It's now episode one.

Craig:

So episode one.

Craig:

But it, it, it is because it is something I now want to do a

Craig:

book a year, um, moving forward.

Craig:

Wow.

Craig:

So.

Leah:

And we can say we knew him when Dennis, we can say...

Dennis:

we knew him when we, we, we hope he'll still talk to us after

Dennis:

he reaches the highest of fame and fortune, maybe he'll remember us.

Dennis:

I don't know.

Dennis:

I'm not a little people.

Dennis:

I have one closing thought that, that Craig wrote, uh, I want to capture and

Dennis:

share with our listeners and viewers.

Dennis:

One day, a little voice in your head will say, I'm fed up

Dennis:

with my business not growing.

Dennis:

I'm sick of wasting money on advertising.

Dennis:

I want more profitable customers.

Dennis:

That's when people call Craig Arthur, right?

Dennis:

That's when people call Craig Arthur.

Dennis:

How can they reach you?

Dennis:

Tell us your best way to get in touch with you.

Craig:

Best way to get in touch with me is my email, craigarthur at wizardofads.

Craig:

com, or you can go to my website, yeah, um, wizardofads.

Craig:

com.

Craig:

au for the website, but just com for the email address.

Dennis:

Dot com.

Dennis:

I love it.

Dennis:

Uh, and don't you guys, I hope all of our listeners and viewers love his accent.

Dennis:

We could just listen to that all day.

Leah:

Absolutely.

Leah:

That's kind of why I wanted you on the, on the podcast.

Leah:

Yeah.

Leah:

I mean, I like the book, but

Dennis:

the accent.

Dennis:

As I said, I've been practicing

Craig:

it, practicing this accent for 62 years, so it's.

Dennis:

You've got it.

Dennis:

You've got it down, mate.

Dennis:

Good one.

Dennis:

Almost, mate.

Dennis:

Yeah.

Dennis:

Leah, I would love your thoughts here as we close this session out.

Dennis:

What, uh, what are you thinking?

Leah:

Well, you know what, it is just such a pleasure to see someone who had

Leah:

the idea and actually did the deed.

Leah:

I mean, this, this is, I don't know how many hours, I don't know how much brain

Leah:

space, but it's a lot to put it down and then be able to share that with people.

Leah:

Cause when you talk to someone.

Leah:

You talk to one person, when you write a book, you talk to generations.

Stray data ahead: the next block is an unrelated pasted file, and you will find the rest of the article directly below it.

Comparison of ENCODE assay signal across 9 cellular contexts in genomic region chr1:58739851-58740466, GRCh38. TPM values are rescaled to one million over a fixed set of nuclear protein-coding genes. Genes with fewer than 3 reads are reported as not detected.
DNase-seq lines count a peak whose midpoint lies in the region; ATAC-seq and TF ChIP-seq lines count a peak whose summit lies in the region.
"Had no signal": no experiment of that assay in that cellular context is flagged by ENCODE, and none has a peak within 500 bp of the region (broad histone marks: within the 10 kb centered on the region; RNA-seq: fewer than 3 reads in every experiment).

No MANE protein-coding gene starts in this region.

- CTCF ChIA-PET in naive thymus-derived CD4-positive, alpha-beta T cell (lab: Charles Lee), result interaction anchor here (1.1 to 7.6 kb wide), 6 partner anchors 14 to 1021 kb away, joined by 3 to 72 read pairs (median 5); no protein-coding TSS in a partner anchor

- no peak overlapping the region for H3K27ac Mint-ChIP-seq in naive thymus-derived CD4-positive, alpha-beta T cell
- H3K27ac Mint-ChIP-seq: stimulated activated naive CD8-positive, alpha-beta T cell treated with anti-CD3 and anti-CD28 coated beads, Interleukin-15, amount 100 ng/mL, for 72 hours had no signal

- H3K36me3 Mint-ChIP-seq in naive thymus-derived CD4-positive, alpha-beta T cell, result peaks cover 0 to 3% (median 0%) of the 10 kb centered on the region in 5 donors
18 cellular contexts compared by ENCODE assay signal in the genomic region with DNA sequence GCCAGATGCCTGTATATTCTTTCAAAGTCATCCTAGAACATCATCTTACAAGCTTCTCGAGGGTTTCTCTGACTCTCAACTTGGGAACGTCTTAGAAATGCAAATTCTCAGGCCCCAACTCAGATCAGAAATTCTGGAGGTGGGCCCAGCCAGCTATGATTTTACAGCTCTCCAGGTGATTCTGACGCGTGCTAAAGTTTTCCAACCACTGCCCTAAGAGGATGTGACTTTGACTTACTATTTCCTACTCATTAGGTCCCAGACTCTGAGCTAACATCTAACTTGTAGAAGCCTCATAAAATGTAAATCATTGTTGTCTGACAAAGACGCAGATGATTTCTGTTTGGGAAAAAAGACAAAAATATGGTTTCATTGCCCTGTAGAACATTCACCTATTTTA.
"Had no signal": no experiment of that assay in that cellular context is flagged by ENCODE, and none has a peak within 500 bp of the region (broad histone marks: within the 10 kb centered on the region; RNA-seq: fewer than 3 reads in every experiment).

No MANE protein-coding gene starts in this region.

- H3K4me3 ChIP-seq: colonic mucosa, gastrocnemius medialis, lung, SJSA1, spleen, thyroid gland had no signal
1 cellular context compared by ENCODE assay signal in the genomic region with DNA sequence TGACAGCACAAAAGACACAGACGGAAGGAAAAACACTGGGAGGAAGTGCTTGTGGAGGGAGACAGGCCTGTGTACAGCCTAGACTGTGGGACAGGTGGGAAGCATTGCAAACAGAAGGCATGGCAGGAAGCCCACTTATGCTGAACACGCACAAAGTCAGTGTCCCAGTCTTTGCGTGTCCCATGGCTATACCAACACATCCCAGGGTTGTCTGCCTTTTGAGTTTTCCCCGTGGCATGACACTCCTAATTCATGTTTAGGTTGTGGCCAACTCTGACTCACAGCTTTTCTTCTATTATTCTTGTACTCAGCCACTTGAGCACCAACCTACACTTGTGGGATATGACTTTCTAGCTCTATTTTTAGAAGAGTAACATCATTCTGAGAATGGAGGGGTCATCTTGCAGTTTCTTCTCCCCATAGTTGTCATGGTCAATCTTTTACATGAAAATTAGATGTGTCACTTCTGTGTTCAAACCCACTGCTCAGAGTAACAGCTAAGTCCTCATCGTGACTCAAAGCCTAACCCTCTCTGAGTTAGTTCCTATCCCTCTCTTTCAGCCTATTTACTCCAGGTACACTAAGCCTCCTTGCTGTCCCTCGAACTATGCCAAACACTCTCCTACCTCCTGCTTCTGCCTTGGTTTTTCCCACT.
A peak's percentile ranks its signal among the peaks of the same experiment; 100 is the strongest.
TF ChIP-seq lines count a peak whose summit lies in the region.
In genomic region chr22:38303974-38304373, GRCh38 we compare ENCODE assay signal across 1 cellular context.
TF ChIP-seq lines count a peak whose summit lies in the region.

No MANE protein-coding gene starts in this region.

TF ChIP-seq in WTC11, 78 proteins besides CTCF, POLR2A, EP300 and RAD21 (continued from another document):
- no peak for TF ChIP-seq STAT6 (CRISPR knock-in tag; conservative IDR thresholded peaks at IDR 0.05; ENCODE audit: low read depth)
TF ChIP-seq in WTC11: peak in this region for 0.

Leah:

So bravo.

Leah:

And, uh, we can go on Amazon, we can order this, we can, and Dennis, I

Leah:

think this might be our opportunity.

Leah:

The best question that we get emailed to us on, from this episode.

Leah:

It's one of the great books.

Dennis:

Yes!

Dennis:

Great idea.

Dennis:

Yes, we usually have a question of the day, and we will, uh,

Dennis:

save that for the next time.

Dennis:

So when you hear this or see this, please send us your question.

Dennis:

If we choose your question, You're a winner, winner, chicken dinner.

Dennis:

No problem.

Dennis:

Okay.

Dennis:

Okay, guys.

Dennis:

Anything else, Craig, that we missed?

Dennis:

That we should talk about before we sign off?

Craig:

No, I think the important thing is, as you said, it's just the daily,

Craig:

once you've got a destination or a goal in front Get a process to get you there

Craig:

and just focus on the process, focus on the, the daily things that you need

Craig:

to do in sales or in business and just keep focusing on doing those things well

Craig:

and you'll get to where you want to go.

Leah:

And we know we're having you back on again because you're going to have that,

Dennis:

you may, yeah, we'll save a space.

Dennis:

I mean, we're a very busy podcast, but we'll save a space for you.

Dennis:

Okay, thank you.

Craig:

Thank you very much.

Dennis:

And thank you for listening and viewing.

Dennis:

This is Dennis Collins and Leah Bumfrey saying so long.

Dennis:

Connect and convert.

Dennis:

We'll be back next week with a new episode.

Dennis:

Tune in, connect and convert.

Dennis:

Thanks, Craig.